Object-Oriented Technology: from Diagram to Code with Visual Paradigm for UML

Hi there,

Last week, I came across your book on your site. Unfortunately, it is very difficult to find. I am wondering if the book will be updated soon again (last version 2005) and adjusted to your latest VP Suite version?

Also, another question I am having is: are you in your book describing in detail how to write a problem statement? cauz in the sample chapters, the discussion is not indepth.

I downloaded the 2 sample chapters, and they look absolutely great.


Hello ten,

Thank you for your message. We do have plans to renew or rewrite our book, but currently there is no fixed time frame yet. About writing problem statement, actually the problem statement is just a textual description of the system. One of the way obtaining problem statement is through interview with stakeholder or users. There is no specific format on writing problem statement. If you require any further information, please do not hesitate to contact me again.

Best regards,

Thank you very much. If you have a mailing/waiting list for interested people, please add me to the list so that I’d be informed :slight_smile:

Sure. I’ll keep you informed about this.

Best regards,

Dear Rain,

I am wondering if you or the authors of the book could possibly provide me with some feedback:

By the beginning of November, I have to give a short presentation concerning the PROBLEM STATEMENT. Reference is hereto made to your sample chapter 3 on use case modelling, which is very good.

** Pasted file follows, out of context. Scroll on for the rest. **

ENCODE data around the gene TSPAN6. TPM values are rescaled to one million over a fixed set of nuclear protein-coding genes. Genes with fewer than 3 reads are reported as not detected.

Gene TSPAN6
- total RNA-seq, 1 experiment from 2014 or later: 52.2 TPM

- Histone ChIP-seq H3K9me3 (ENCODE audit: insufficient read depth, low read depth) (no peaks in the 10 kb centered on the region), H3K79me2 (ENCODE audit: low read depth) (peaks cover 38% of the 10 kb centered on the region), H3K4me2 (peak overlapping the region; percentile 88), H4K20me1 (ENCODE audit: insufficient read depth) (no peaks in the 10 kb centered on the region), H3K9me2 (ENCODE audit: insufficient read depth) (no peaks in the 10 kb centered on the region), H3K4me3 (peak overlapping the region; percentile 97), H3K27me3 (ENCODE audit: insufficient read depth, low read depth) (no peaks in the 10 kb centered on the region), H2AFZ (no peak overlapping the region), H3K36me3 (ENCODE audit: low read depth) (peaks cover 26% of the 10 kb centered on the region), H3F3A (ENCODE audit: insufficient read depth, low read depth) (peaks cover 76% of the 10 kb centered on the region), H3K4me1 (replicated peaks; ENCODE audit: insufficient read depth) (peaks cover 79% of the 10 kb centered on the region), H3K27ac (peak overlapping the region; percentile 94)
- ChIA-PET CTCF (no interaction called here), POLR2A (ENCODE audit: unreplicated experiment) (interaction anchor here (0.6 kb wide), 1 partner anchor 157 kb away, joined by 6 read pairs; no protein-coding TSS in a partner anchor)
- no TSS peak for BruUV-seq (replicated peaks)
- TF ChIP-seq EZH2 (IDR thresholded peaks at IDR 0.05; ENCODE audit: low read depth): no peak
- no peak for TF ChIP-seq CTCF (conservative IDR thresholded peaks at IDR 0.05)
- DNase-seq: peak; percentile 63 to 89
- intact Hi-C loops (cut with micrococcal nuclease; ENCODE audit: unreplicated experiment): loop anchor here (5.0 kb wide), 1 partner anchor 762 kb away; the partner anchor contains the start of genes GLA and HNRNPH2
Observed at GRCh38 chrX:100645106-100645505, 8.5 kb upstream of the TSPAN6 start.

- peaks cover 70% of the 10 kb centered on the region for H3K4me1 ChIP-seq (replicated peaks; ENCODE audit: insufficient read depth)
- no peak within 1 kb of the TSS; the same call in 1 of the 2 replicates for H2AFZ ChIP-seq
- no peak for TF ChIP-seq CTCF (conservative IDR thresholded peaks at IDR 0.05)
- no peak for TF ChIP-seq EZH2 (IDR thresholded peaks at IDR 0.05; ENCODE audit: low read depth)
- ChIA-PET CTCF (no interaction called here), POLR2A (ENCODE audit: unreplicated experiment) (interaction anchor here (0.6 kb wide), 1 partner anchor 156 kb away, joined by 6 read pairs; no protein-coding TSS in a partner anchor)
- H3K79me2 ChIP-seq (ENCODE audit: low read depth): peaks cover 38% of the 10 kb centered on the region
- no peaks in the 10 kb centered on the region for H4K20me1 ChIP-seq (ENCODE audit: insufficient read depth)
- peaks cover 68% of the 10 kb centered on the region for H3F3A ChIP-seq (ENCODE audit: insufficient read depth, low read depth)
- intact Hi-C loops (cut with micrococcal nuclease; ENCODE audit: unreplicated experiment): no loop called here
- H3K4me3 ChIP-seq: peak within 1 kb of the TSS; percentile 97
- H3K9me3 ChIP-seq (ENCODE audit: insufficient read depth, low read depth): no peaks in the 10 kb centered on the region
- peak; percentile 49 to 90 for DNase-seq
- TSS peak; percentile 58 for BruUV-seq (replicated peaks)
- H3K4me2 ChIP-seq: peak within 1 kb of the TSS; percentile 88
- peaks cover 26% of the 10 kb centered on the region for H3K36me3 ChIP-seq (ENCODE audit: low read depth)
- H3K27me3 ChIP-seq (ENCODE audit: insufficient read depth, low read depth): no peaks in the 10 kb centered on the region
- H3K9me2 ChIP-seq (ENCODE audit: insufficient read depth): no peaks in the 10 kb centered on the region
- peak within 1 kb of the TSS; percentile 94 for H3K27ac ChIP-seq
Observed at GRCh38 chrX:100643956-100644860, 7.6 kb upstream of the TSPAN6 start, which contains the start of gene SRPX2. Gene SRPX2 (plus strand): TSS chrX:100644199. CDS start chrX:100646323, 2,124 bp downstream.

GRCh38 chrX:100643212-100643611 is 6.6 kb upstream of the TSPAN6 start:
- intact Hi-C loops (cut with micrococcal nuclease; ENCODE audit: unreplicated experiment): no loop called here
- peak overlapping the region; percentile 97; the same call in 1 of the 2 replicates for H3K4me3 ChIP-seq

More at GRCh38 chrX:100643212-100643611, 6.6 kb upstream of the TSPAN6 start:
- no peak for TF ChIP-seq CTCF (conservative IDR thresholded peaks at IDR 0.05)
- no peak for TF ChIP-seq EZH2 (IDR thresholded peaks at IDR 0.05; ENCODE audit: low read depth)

Now, on Saturday, I searched for several hours on the internet for research papers as well as on the ACM where I am a member on this topic. Interestingly, there is little information in this field that would address questions like:

  • why is a problem statement critical?
  • what are its benefits?
  • what are drawbacks?
  • how to make / write a problem statement?
  • who should make a problem statement?
  • do bullet points suffice? or should it encompass whole sentences?

I came across some information in the field of SSM. However, I see drawbacks there because from an engineering standpoint, it is critical to avoid vague and open requirements. The only interesting approach may regard the CATWOE approach.

Now, going on to a deeper level, I think that we may even argue that a PROBLEM STATEMENT does not only cover a use model but covers use case models. Working in a large project with a complex (legacy) system, requirements by business cover different areas. One may counter argue that these areas may refer to (use case) packages. However, as soon as subject domains change, I think it would they are rather use case models that can consist of packages.

This thought leads us to hierarchies within subject domains now. Do we subgroup problem statements? Moreover, can we also argue that a use case description is by itself its own problem statement?

If, of course, we merely regard simple ATM system as problem domain, it suffices to only have one problem statement from where we can derive use cases. However, as soon as we change the focus onto large systems, we meet a different angle and reach an enormous level of complexity.

So, I am wondering if you possibly dispose of some more information? Also, although the field of problem statements/textual analysis were hot in the 70’s when even programming languages were developed, it seems to me, that this field leaves space for research.

Any input and maybe even articles or copies of statements with sources would deeply be appreciated.

Anyway, the features that VP UML provide are great and I feel that there should be great potential in this sub domain.

Kind regards,